Echoes of history


Passing these whiter shades of pale, these pretty traces of lace,

We reveal the opal-luminosity of these few remaining late Romans,

Their indigo-dreams red with the gore of resistance on this bloody

May Day, negating their absorption into the timeless air of antiquity,

Through the thousand year creation of Constantinople’s drift and swell,

Rising into Elysium’s perfumed garden of lucidity.  Finally torn apart

 By Mehmed’s desecration, his infidel-hordes sweltering on their road to riches.

Muslim soldiers digging stench-filled trenches for Byzantium’s ladies;

While the few ragged monks drag the crucified from St Sophia’s walls,

Answering, unwittingly, deep- echoes of love’s sympathy for the dead,

Which, day-by-day from 1453 to 911, culminate in these Transylvanian

Transformations: under the endless summer skies of holy Constantinople,

Lengthening the penumbra-deep-shadows above those steepling twin towers,

As, after centuries of fitful forgetting, holy war resumes its darkest powers.

Image result for twin towers 911


◄ A blackbird sings on Bluebird hill

The season of the witch ►


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John Marks

Mon 5th Aug 2019 20:56

Thanks Keith and Jason. Yes, a big (but necessary) topic to explore in a sonnet. But, as Robert Browning, wrote "a man's reach should exceed his grasp/Or what's a heaven for?" We either learn from history or we are doomed to repeat the errors of the past. The 29 May 1453 is remembered across the Orthodox Christian world as a tragic defeat that saw Anatolia, the Near East and the Balkans handed over to the Ottoman Turks and their religion Islam for over 500 years. The only way that Constantinople could have been saved was if there had been concerted military action by Catholic Europe. That failed to come: “For Constantine a successful defense of the city depended on relief from Christian Europe. The endless round of diplomatic missions that preceded the siege had all been undertaken to beg or borrow men and resources for the cause of Christendom. Daily the population looked in the direction of the setting sun for another fleet — a squadron of Venetian or Genoese war galleys. … But the sea remained ominously empty.” On August 3rd 2014, ISIS moved its forces against the Yezedi and Christian minorities of Shingal in Kurdistan. The leaders of the minorities begged for help from the west. None came. Tens of thousands of innocent people were murdered or enslaved and forced to convert. This deliberate attempt at genocide has been ignored by the west. In fact, there has been a campaign to allow ISIS collaborators in this act of genocide back into their countries of origin. We don't learn, do we?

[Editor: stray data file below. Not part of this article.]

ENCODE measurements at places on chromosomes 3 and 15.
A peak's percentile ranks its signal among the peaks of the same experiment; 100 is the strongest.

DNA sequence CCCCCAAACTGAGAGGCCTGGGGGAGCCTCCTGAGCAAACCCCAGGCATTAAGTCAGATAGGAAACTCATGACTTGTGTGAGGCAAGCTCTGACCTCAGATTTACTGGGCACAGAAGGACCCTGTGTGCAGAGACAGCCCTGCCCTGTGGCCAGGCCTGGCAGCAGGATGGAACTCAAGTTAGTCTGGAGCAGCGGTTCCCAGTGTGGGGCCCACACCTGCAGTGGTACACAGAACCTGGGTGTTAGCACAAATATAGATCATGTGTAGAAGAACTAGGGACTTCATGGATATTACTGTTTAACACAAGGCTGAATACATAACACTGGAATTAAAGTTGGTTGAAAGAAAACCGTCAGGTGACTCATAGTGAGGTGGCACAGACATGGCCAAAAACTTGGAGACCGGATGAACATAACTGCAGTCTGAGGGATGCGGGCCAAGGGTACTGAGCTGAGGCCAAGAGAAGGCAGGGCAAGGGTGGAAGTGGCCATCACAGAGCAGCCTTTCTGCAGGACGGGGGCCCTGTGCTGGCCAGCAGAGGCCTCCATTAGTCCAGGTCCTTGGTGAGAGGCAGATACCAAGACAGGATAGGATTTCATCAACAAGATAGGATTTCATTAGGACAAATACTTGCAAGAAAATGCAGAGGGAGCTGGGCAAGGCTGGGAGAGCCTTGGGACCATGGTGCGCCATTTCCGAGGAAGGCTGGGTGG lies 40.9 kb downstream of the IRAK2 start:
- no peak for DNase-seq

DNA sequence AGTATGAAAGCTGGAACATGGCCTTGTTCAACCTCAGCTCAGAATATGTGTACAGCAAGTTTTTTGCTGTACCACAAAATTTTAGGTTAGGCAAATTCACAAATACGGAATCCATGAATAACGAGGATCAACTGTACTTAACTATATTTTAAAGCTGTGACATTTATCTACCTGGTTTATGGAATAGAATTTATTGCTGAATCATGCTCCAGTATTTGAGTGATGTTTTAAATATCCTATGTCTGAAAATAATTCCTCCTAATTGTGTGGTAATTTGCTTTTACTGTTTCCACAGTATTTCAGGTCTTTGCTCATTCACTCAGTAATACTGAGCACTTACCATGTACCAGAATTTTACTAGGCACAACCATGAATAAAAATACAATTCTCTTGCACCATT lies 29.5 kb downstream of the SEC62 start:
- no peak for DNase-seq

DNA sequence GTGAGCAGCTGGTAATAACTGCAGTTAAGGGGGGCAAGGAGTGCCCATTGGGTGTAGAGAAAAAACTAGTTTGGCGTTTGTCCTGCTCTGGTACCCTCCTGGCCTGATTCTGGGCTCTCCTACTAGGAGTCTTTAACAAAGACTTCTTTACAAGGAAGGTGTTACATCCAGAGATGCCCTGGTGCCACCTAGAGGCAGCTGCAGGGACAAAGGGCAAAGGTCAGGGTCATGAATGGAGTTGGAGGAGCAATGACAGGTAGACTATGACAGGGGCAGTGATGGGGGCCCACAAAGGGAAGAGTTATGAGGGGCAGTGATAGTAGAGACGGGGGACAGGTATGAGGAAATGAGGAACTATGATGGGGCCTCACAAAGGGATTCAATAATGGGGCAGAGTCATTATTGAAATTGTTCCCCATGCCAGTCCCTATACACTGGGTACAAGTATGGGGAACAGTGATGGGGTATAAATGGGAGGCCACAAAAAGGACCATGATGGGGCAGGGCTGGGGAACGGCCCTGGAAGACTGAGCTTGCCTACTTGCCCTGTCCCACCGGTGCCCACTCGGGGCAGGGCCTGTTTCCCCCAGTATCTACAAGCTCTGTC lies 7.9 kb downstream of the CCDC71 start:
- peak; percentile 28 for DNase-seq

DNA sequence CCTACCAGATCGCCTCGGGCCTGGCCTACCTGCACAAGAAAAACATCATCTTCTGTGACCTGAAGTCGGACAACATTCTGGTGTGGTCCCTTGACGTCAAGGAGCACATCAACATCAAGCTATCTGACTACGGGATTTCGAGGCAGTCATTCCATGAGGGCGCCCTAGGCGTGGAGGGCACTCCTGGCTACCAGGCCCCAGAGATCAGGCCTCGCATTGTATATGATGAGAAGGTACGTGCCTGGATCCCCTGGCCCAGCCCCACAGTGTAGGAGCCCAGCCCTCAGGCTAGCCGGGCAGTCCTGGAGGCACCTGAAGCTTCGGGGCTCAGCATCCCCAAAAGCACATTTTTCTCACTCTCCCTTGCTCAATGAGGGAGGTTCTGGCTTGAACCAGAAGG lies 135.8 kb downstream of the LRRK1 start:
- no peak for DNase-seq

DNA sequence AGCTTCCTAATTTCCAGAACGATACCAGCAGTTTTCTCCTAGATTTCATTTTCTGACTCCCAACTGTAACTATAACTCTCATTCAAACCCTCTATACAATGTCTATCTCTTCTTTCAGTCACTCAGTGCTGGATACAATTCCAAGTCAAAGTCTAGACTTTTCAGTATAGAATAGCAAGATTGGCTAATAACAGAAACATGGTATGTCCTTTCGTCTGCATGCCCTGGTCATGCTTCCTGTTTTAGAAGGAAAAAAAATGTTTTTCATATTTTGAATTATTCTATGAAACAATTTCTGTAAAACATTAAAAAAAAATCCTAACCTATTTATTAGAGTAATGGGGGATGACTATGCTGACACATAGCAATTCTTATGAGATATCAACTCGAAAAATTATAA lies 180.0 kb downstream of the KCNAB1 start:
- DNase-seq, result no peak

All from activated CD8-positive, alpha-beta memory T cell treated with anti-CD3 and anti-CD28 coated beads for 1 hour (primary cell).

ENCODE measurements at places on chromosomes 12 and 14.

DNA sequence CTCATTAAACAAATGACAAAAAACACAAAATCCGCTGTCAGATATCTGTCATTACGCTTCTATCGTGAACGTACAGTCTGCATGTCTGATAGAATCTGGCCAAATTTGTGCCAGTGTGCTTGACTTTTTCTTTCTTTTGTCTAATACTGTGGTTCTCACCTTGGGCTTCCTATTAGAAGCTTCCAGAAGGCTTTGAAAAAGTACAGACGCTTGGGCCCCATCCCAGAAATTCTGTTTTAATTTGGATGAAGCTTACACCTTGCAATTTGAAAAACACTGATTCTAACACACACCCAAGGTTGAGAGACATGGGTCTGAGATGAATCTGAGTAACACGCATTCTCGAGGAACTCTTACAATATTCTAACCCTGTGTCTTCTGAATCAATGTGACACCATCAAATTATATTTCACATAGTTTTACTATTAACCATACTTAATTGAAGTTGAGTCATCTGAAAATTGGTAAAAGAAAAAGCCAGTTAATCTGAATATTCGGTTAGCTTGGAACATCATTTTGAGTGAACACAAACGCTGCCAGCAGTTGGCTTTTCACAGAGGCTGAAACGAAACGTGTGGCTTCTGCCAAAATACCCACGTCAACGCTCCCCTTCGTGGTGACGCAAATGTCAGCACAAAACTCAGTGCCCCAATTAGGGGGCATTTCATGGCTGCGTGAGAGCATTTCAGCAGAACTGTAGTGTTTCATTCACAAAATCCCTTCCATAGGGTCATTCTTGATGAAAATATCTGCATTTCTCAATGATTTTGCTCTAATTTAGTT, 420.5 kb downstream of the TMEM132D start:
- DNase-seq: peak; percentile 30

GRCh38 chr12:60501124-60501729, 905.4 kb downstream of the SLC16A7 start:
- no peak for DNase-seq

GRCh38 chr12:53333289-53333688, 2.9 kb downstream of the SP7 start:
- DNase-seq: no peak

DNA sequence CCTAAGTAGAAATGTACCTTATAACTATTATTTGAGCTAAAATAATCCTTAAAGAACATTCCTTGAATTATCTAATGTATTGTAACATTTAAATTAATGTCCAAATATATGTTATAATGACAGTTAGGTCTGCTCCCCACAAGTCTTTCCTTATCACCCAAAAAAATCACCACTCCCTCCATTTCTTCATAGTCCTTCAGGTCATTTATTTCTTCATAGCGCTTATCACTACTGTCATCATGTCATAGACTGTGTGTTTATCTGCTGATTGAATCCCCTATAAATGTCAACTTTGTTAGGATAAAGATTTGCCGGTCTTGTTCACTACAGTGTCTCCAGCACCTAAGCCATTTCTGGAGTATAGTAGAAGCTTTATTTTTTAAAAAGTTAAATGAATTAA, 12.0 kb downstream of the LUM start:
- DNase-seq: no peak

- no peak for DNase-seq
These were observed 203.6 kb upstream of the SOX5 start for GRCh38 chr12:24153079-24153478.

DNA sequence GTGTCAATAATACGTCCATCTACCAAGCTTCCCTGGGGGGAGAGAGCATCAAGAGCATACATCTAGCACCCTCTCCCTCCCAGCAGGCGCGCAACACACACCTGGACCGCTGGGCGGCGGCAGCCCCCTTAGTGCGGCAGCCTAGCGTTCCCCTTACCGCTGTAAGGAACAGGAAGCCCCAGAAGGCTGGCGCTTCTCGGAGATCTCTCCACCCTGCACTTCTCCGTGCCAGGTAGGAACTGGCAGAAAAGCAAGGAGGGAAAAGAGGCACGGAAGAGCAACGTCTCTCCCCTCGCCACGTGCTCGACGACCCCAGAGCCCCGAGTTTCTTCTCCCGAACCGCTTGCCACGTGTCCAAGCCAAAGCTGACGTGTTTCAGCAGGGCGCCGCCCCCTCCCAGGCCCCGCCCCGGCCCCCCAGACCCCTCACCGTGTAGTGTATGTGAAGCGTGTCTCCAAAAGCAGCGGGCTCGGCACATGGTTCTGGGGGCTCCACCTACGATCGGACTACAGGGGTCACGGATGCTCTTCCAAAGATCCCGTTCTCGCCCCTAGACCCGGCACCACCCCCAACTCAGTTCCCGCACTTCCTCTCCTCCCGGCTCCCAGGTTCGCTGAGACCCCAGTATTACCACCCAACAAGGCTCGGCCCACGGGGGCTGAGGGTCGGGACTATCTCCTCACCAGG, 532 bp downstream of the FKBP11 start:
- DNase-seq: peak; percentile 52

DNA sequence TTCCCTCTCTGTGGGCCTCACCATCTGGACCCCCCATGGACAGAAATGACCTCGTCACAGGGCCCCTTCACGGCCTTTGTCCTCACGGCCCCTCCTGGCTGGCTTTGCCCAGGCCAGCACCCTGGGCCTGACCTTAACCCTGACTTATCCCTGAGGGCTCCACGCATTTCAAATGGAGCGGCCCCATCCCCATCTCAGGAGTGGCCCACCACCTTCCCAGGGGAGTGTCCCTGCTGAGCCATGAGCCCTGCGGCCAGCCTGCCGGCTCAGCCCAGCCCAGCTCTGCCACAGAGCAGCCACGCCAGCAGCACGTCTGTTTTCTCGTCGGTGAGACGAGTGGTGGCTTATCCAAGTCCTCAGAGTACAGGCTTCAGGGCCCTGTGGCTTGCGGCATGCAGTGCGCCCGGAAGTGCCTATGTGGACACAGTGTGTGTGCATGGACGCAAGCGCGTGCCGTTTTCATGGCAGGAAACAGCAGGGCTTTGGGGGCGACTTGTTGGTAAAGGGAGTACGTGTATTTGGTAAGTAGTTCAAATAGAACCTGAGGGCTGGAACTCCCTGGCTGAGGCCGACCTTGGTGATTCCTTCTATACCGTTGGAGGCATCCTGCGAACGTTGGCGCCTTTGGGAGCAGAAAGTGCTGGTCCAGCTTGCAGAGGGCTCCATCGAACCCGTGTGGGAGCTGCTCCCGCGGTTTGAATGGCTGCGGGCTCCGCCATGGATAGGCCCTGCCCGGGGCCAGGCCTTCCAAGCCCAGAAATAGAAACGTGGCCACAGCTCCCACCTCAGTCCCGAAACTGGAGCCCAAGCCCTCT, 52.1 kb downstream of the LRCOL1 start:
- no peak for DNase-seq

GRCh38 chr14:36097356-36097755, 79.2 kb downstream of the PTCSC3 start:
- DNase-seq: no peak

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Jason Bayliss

Mon 5th Aug 2019 19:09

Faith denies proof, it would not be necessary to have faith in the existence of any God if you could prove they existed. So all belief is an act of faith and therefore unprovable, and that's fine.

But given that by it's very definition faith denies the need for proof, why would anyone assert that their faith is the right one and all others are so wrong that believers should be persecuted, punished and murdered?

It makes me sad that whilst pretty much all religions teach peace and tolerance, they seem to generate so much killing and prejudice.

I have no faith, but would willingly accept that I may be wrong and someone else may be right, and I know most good religious people would too. So how do we all keep letting such terrible atrocities occur in the name of a God?

Great poem.

J. x

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keith jeffries

Mon 5th Aug 2019 14:57

A fabulous poem of searing depth and content. I loved every word.
Thank you


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